home Uncategorized Zao ‘Deepfake’ face swap app retreats after privacy issues backlash

Zao ‘Deepfake’ face swap app retreats after privacy issues backlash


A new Chinese app that lets people swap faces with celebrities is updating its policies after a backlash from users concerned about their privacy and how its convincing fake image technology could be used.

The app, called Zao, works by superimposing an image of the user’s face onto a character in a video or GIF using artificial intelligence (AI). It was uploaded to China’s iOS App Store on Friday and became the most downloaded free app on the store by Sunday, according to tracking firm App Annie.

To use the app, you can sign up using your phone number and then upload images of your face from your phone.

Then you can choose from a number of videos — featuring celebrities such as Leonardo DiCaprio and Marilyn Monroe — onto which you can superimpose your face before sharing the results with your friends.

But privacy concerns were raised when people noticed the user agreement said people who uploaded photos surrender intellectual property rights to their face and allow Zao to use their image for marketing, according to Reuters. The user agreement has since been updated, and CNN Business could not immediately verify the original language independently.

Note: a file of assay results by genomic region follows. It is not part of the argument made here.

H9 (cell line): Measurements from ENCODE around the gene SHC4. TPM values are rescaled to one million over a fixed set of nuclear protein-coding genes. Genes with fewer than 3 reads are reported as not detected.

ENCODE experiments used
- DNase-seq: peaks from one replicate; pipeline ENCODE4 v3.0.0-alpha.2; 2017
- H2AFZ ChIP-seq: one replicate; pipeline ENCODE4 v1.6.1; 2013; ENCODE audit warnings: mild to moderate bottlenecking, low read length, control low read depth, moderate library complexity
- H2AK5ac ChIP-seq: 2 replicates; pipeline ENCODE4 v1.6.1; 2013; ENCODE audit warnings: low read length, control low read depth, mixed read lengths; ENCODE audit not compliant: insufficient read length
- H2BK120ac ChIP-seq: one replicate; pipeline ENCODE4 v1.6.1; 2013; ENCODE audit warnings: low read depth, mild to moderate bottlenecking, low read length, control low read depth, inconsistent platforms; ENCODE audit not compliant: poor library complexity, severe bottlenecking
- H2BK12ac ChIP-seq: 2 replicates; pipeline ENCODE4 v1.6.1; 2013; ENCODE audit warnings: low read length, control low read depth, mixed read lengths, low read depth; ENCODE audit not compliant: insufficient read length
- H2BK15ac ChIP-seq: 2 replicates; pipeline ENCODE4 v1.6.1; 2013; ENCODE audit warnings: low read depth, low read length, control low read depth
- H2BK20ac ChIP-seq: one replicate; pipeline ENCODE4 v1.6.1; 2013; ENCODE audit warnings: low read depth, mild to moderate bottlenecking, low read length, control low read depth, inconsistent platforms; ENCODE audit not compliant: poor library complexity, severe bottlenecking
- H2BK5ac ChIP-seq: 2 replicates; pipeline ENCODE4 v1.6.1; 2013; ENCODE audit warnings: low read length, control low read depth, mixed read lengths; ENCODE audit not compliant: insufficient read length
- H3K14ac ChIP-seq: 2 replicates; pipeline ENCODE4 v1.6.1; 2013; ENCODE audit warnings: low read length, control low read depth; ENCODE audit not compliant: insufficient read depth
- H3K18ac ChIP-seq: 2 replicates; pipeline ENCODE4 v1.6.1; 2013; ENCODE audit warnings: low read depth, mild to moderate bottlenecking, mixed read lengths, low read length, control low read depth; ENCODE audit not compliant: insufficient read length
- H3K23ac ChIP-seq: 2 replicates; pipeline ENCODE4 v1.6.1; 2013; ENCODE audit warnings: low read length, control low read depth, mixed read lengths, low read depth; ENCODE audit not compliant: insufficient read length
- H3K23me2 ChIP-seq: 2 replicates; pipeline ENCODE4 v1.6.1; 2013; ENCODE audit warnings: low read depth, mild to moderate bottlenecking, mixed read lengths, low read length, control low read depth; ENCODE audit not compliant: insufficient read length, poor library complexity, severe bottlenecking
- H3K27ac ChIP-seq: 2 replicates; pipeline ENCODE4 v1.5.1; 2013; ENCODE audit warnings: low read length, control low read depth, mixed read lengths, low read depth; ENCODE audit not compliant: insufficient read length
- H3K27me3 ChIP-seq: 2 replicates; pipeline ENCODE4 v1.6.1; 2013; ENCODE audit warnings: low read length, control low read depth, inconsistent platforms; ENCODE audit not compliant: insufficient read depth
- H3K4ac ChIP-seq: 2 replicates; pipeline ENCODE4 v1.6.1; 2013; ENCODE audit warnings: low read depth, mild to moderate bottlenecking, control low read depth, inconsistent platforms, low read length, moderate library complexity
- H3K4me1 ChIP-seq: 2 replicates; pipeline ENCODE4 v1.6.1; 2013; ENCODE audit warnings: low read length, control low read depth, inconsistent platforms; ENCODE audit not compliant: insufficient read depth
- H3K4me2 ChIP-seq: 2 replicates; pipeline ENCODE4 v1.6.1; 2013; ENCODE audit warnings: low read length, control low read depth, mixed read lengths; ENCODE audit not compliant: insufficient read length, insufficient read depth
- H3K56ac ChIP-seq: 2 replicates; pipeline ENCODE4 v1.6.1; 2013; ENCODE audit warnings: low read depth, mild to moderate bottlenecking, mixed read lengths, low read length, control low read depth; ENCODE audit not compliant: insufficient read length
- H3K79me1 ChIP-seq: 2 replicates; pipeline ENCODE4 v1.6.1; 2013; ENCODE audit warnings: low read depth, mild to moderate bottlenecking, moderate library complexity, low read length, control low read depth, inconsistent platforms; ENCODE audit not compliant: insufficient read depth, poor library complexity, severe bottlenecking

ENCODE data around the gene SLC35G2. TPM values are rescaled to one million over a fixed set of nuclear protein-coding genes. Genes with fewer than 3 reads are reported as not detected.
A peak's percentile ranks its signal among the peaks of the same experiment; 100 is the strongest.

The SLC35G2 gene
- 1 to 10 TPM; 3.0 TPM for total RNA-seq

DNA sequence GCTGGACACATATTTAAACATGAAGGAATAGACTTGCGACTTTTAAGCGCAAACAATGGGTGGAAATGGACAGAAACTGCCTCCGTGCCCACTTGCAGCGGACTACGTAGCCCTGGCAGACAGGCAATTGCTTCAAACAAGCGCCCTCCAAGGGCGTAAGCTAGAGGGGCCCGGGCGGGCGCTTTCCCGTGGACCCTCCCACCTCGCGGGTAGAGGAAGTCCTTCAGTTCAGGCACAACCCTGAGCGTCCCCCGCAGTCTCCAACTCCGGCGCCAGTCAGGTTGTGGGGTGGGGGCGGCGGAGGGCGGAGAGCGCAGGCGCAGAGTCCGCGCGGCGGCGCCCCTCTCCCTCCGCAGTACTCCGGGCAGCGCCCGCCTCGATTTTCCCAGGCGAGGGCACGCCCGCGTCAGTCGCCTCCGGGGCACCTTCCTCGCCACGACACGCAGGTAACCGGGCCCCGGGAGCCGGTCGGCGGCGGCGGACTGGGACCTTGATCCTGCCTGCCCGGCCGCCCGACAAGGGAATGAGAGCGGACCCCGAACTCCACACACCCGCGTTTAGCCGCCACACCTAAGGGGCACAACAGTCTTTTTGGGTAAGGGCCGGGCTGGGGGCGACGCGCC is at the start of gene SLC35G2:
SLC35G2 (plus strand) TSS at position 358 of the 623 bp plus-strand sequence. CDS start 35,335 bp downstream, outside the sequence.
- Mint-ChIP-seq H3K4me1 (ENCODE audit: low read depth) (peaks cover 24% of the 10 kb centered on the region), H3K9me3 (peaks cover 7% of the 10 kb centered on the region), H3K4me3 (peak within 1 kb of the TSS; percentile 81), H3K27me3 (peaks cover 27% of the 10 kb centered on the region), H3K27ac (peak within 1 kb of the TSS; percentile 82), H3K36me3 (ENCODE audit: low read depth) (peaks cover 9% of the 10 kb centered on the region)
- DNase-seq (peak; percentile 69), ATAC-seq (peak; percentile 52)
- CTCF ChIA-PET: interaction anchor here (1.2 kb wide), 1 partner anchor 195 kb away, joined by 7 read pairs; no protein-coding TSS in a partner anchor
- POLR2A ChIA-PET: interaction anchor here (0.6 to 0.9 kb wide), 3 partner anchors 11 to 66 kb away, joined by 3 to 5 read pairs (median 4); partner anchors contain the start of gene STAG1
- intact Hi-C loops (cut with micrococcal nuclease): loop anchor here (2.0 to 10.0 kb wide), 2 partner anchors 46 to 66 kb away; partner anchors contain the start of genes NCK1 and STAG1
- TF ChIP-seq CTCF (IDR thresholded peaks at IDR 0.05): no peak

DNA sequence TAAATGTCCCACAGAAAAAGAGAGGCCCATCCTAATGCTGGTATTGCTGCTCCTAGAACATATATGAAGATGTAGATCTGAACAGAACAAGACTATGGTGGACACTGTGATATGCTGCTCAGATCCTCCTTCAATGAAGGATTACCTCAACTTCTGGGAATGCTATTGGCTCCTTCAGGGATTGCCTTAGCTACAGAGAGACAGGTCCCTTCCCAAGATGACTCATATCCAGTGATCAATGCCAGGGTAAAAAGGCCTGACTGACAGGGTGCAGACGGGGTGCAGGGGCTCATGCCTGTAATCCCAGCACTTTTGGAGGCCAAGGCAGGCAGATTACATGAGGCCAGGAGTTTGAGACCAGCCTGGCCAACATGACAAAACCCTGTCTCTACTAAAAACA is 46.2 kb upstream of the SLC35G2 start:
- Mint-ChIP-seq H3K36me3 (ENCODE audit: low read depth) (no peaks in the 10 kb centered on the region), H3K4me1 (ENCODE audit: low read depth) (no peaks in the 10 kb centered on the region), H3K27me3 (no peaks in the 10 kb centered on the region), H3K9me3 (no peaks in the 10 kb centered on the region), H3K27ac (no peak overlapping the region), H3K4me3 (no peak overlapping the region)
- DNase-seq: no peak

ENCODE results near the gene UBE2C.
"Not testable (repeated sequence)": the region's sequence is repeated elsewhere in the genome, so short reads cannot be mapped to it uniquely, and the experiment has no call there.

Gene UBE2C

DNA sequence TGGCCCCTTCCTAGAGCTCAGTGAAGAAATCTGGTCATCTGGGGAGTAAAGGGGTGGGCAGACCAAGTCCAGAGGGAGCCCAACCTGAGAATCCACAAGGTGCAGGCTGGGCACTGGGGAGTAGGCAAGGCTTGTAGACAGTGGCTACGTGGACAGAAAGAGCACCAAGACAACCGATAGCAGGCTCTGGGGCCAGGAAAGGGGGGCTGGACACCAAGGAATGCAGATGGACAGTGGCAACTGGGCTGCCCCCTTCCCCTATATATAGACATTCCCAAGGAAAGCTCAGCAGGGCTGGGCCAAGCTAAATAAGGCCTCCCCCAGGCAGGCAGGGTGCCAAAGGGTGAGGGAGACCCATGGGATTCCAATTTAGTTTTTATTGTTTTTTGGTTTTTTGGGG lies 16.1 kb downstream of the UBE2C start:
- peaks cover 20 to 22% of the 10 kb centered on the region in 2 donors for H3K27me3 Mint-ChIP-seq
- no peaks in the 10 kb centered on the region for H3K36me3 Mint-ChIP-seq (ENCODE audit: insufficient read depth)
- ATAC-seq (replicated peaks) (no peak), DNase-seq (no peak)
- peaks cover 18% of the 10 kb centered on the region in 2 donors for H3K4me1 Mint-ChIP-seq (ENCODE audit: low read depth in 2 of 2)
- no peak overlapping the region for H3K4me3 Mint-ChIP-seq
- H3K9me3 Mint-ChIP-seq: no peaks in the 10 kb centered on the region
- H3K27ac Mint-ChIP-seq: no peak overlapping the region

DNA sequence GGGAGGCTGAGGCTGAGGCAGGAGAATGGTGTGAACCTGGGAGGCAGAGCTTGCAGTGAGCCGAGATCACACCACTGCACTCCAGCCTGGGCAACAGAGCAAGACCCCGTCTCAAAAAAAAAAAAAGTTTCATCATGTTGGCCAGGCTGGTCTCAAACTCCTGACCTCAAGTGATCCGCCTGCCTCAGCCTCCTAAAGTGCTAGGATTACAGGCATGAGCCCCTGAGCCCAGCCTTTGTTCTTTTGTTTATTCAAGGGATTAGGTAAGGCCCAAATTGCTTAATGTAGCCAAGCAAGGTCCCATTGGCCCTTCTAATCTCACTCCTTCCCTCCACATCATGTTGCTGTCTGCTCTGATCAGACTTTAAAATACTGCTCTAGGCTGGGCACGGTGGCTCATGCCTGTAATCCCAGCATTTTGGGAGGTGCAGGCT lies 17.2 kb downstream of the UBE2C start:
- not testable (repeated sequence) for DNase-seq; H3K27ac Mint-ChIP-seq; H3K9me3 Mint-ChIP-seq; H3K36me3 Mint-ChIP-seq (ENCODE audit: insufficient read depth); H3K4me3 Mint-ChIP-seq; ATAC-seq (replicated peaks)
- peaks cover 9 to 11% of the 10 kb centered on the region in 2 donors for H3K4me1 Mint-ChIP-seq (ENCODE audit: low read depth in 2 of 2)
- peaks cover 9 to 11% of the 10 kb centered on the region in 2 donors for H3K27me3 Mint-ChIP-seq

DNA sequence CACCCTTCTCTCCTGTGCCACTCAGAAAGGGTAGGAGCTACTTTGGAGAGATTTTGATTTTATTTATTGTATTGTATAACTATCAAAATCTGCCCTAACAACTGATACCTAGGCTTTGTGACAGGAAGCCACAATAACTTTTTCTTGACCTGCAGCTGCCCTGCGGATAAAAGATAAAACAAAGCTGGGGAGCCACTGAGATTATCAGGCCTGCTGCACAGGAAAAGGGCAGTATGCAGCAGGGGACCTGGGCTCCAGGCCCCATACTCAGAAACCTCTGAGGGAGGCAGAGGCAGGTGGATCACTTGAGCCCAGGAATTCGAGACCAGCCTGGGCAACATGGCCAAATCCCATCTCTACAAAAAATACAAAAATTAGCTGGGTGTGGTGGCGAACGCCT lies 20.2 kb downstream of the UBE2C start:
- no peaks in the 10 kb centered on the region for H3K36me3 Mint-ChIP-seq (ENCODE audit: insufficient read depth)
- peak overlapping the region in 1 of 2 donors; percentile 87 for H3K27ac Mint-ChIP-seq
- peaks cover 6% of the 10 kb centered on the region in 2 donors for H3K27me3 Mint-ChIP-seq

Zao also raised questions about how the images could be used. Creating convincing fake audio and video — known as “deepfakes” — isn’t new, but it previously took a great deal of time, skill and money. An app like Zao brings that technology to smartphone users around the world.

On Tuesday, Zao said it had changed its user agreement to address “concerns about privacy and safety issues.”

“This is a new product. We were indeed inconsiderate about people’s core concerns,” the company said in a statement posted on the Chinese social media website Weibo.

According to the latest version of its user agreement, Zao “will try its best, based on the privacy terms, to use the content you have authorized us to use within a reasonable, necessary and expressly stated extent.”

“Your necessary authorization and agreement will not change your ownership of the intellectual property rights,” according to the terms.

The company also promised in its statement not to store “facial biometric data” on its app. It also said it would delete information about users “according to the law” if they erase their accounts. Parent company Momo Inc. told CNN Business that would also apply to any users who signed the app’s original terms and conditions.

“We protect personal data and value data safety,” Zao added. “We’ve also adopted several safety measures including storage encryption.”
Source CNN

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